Lord of the Flies was written by William Golding, a well-known English writer, who in 1983 received a Nobel Prize for Literature. It took some time before the novel became famous and gained success, but around 1960s it gained a wide readership and launched his remarkable career.
The story is set on an island, where a couple of British boys ended up being stranded on the island after their plane mysteriously crashed. They are left to take care of themselves with no adults around. The boys are from 6 to 12 years old, and one of the older guys, Ralph becomes their “chief”. The rest of the novel tells about their adventures on the island. Although it seems fun, they also go through various hardships and troubles.
Talking about symbolism of the novel, it is important to mention allegory. Lord of the Flies is believed to be one big allegory, where the island is our planet; the ruling boys are the government systems; the fights between them resemble war. Only towards the end of the story, when the real world penetrates into an imaginary one, do we let go of the allegory.
One of the most significant symbols in the story is the conch. It signifies a right to speak. Only those boys who had it, had the right to express and share their opinion. It is also used to call the boys to order. To dig deeper into it, it represents all the rules, speech and politics that the society had imposed upon all people. When suddenly the conch is broken into myriads of pieces, the symbol of power vanishes, and it became available to others.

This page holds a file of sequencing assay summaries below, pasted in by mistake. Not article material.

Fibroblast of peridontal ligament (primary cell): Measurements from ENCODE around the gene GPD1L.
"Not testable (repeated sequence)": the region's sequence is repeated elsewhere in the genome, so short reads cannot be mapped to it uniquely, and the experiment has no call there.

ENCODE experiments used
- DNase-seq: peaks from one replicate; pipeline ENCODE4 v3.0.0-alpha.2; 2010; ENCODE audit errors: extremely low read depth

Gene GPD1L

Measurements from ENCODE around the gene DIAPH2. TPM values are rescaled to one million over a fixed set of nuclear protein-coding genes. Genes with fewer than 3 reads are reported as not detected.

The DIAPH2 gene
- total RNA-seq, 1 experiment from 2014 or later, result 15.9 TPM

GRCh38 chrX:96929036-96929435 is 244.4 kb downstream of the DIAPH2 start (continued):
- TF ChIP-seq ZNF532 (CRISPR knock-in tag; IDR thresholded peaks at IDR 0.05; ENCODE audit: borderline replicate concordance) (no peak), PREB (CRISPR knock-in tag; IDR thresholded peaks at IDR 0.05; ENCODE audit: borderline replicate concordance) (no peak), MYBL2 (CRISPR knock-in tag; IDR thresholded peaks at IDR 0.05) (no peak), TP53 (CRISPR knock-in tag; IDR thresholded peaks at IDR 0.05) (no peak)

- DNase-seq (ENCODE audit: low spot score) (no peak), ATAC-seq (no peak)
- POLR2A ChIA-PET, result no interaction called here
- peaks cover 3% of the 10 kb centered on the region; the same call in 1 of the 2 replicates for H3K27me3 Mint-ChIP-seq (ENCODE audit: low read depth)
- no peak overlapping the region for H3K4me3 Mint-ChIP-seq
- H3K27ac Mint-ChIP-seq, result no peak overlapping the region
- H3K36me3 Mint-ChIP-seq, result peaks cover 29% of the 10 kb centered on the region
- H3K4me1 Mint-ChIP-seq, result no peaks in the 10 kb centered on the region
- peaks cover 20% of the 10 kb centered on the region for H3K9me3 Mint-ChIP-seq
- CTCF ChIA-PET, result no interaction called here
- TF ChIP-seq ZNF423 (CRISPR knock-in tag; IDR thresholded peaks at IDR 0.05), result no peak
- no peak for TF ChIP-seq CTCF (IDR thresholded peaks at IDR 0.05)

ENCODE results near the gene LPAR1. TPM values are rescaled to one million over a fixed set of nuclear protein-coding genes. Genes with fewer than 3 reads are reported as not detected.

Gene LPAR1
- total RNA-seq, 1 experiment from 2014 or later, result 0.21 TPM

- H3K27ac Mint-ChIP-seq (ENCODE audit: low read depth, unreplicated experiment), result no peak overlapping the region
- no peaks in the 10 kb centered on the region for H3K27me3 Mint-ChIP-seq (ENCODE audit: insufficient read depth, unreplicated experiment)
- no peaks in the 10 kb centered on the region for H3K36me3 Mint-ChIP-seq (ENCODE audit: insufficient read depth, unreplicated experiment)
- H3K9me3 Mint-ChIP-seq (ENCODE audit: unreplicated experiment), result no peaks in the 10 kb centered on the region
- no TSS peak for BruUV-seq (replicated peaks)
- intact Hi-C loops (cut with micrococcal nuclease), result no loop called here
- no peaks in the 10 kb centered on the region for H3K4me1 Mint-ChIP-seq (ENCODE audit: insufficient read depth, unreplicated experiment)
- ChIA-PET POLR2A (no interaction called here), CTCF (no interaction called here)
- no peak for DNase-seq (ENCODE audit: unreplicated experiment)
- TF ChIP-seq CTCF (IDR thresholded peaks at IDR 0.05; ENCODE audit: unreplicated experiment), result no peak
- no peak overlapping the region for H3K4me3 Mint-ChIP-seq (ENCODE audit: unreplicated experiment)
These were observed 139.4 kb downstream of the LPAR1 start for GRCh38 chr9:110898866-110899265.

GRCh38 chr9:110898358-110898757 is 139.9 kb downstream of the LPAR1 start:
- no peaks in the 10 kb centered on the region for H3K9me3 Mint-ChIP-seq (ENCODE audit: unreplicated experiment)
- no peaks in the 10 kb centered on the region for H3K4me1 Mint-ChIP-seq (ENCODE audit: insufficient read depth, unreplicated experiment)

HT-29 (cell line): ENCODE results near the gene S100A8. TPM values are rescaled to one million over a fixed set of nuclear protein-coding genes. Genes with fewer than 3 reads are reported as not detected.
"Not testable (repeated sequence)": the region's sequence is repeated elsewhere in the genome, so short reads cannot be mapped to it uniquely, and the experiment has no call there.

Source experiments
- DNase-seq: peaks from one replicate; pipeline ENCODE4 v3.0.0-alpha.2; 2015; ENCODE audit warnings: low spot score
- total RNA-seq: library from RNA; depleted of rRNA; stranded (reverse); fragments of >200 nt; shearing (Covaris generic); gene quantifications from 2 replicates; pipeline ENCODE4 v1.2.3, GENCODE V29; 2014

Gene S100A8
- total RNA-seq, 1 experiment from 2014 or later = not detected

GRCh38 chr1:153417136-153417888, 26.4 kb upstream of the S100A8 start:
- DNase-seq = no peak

Another essential symbol that should be mentioned is fire. The author brings up fire a couple of times in the novel. First of all, the boys want to have a signal fire going in case a ship would pass their island. Unfortunately, it does not work as planned. The fire starts to burn out uncontrollably, and some boys even get hurt. Thus, we see that a fire is a positive and a negative symbol. Although it brings salvation at the end of the poem, it also brings harm and destruction as they boys are rescued because Jack lights up on fire when he is trying to kill Ralph. This leads back to the allegory of the novel. The boys are rescued and have to go back to the real world. The world was at war at the time this novel was written, so it is hard to say if they are really saved or maybe they would be better off on this remote and imaginary island.